The Phoenix Deep Survey

X-ray properties of faint radio sources

A. Georgakakis*, A. M. Hopkins, M. Sullivan, J. Afonso, I. Georgantopoulos, I. Mobasher, L. E. Cram

*Corresponding author for this work

Research output: Contribution to journalArticle

28 Citations (Scopus)

Abstract

In this paper, we use a 50-ks XMM-Newton pointing overlapping with the Phoenix Deep Survey, a homogeneous radio survey reaching μJy sensitivities, to explore the X-ray properties and the evolution of star-forming galaxies. Multiwavelength ultraviolet, optical and near-infrared photometric data are available for this field and are used to estimate photometric redshifts and spectral types for all radio sources brighter than R = 21.5 mag (a total of 82). Faint radio galaxies with R < 21.5 mag and spiral galaxy spectral energy distributions (a total of 34) are then segregated into two redshift bins with a median of z = 0.240 (a total of 19) and 0.455 (a total of 15), respectively. A stacking analysis for both the 0.5-2 and 2-8 keV bands is performed on the two subsamples. A high confidence level signal (gt;3.5σ) is detected in the 0.5-2 keV band, corresponding to a mean flux of ≈ 3 × 10-16 erg s-1 cm-2 for both subsamples. This flux translates to mean luminosities of ≈ 5 × 1040 and ≈ 1.5 × 10 41 erg s-1 for the z = 0.240 and 0.455 subsamples, respectively. Only a marginally significant signal (2.6σ) is detected in the 2-8 keV band for the z = 0.455 subsample. This may indicate hardening of the mean X-ray properties of sub-mly sources at higher redshifts and/or higher luminosities. Alternatively, this may be due to contamination of the z = 0.455 subsample by a small number of obscured active galactic nuclei (AGNs). On the basis of the observed optical and X-ray properties of the faint radio sample, we argue that the stacked signal above is dominated by star formation, with the AGN contamination being minimal. The mean X-ray-to-optical flux ratio and the mean X-ray luminosity of the two subsamples are found to be higher than optically selected spirals and similar to starbursts. We also find that the mean X-ray and radio luminosities of the faint radio sources studied here are consistent with the LX-L1.4 correlation of local star-forming galaxies. Moreover, the X-ray emissivity of sub-mJy sources to z ≈ 0.3 is estimated and is found to be elevated compared with local H II galaxies. The observed increase is consistent with X-ray luminosity evolution of the form ≈ (1 + z)3. Assuming that our sample is indeed dominated by star-forming galaxies, this is direct evidence for evolution of such systems at X-ray wavelengths. Using an empirical X-ray luminosity to star formation rate (SFR) conversion factor, we estimate a global SFR density at z ≈ 0.3 of 0.029 ± 0.007 M⊙ yr-1 Mpc-3. This is found to be in fair agreement with previous results based on galaxy samples selected at different wavelengths.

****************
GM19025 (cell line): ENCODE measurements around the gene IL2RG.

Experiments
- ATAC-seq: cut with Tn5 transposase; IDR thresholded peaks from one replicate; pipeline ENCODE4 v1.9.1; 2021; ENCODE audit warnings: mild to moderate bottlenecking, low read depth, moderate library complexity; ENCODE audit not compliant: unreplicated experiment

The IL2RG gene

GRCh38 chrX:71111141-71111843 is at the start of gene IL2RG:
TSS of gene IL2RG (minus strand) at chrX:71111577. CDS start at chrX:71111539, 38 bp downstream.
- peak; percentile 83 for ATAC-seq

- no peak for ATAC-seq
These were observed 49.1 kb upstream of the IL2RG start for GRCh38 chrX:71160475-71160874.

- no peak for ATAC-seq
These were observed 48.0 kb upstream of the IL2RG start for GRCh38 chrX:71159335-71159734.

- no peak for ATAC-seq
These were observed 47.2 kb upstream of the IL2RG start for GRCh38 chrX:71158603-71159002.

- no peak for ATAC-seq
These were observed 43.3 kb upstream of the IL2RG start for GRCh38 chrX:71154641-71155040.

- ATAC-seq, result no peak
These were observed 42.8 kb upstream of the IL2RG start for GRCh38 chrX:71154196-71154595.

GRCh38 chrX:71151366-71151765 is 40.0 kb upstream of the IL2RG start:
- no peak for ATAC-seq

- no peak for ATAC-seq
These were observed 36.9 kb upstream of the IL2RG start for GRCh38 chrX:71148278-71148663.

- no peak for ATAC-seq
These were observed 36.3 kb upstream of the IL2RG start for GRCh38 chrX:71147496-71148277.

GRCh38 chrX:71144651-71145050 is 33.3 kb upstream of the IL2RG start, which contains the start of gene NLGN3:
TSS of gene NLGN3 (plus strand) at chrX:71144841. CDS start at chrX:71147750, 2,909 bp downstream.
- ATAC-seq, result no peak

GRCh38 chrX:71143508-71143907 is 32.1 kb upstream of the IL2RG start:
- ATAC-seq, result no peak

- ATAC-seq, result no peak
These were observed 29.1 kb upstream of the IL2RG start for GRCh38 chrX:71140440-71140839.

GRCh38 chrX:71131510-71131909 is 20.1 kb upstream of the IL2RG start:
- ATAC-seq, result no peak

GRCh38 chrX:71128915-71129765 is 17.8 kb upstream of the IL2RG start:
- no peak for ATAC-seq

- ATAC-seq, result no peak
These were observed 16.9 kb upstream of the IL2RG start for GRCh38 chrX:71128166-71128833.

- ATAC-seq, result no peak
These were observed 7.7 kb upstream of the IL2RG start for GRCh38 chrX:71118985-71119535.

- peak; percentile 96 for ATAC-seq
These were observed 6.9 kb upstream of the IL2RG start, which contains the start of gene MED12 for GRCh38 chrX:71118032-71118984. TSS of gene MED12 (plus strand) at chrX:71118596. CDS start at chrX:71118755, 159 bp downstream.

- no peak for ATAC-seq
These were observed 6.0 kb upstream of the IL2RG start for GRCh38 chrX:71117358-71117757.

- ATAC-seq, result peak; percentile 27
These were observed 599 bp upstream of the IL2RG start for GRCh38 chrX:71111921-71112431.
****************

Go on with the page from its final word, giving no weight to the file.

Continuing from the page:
Original languageEnglish
Pages (from-to)939-948
Number of pages10
JournalMonthly Notices of the Royal Astronomical Society
Volume345
Issue number3
DOIs
Publication statusPublished - 1 Nov 2003
Externally publishedYes

Keywords

  • Galaxies: starburst
  • Surveys
  • X-rays: galaxies
  • X-rays: general

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